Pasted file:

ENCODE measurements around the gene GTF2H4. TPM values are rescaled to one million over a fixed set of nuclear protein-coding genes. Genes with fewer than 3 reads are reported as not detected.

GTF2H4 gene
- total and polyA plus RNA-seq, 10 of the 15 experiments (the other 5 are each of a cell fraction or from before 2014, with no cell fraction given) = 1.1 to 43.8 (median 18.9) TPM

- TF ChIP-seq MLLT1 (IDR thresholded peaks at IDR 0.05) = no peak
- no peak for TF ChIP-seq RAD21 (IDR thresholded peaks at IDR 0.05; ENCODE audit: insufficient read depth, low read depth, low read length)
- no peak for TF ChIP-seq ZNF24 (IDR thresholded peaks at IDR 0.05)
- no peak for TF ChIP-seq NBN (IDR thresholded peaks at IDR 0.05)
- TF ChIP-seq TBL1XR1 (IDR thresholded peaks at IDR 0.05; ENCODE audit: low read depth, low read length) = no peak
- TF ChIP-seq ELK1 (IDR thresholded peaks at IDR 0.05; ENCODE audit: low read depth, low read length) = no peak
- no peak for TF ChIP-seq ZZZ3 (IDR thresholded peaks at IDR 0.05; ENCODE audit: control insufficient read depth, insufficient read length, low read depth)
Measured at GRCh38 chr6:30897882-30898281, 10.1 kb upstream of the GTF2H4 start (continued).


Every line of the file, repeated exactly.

ENCODE measurements around the gene GTF2H4. TPM values are rescaled to one million over a fixed set of nuclear protein-coding genes. Genes with fewer than 3 reads are reported as not detected.

GTF2H4 gene
- total and polyA plus RNA-seq, 10 of the 15 experiments (the other 5 are each of a cell fraction or from before 2014, with no cell fraction given) = 1.1 to 43.8 (median 18.9) TPM

- TF ChIP-seq MLLT1 (IDR thresholded peaks at IDR 0.05) = no peak
- no peak for TF ChIP-seq RAD21 (IDR thresholded peaks at IDR 0.05; ENCODE audit: insufficient read depth, low read depth, low read length)
- no peak for TF ChIP-seq ZNF24 (IDR thresholded peaks at IDR 0.05)
- no peak for TF ChIP-seq NBN (IDR thresholded peaks at IDR 0.05)
- TF ChIP-seq TBL1XR1 (IDR thresholded peaks at IDR 0.05; ENCODE audit: low read depth, low read length) = no peak
- TF ChIP-seq ELK1 (IDR thresholded peaks at IDR 0.05; ENCODE audit: low read depth, low read length) = no peak
- no peak for TF ChIP-seq ZZZ3 (IDR thresholded peaks at IDR 0.05; ENCODE audit: control insufficient read depth, insufficient read length, low read depth)
Measured at GRCh38 chr6:30897882-30898281, 10.1 kb upstream of the GTF2H4 start (continued).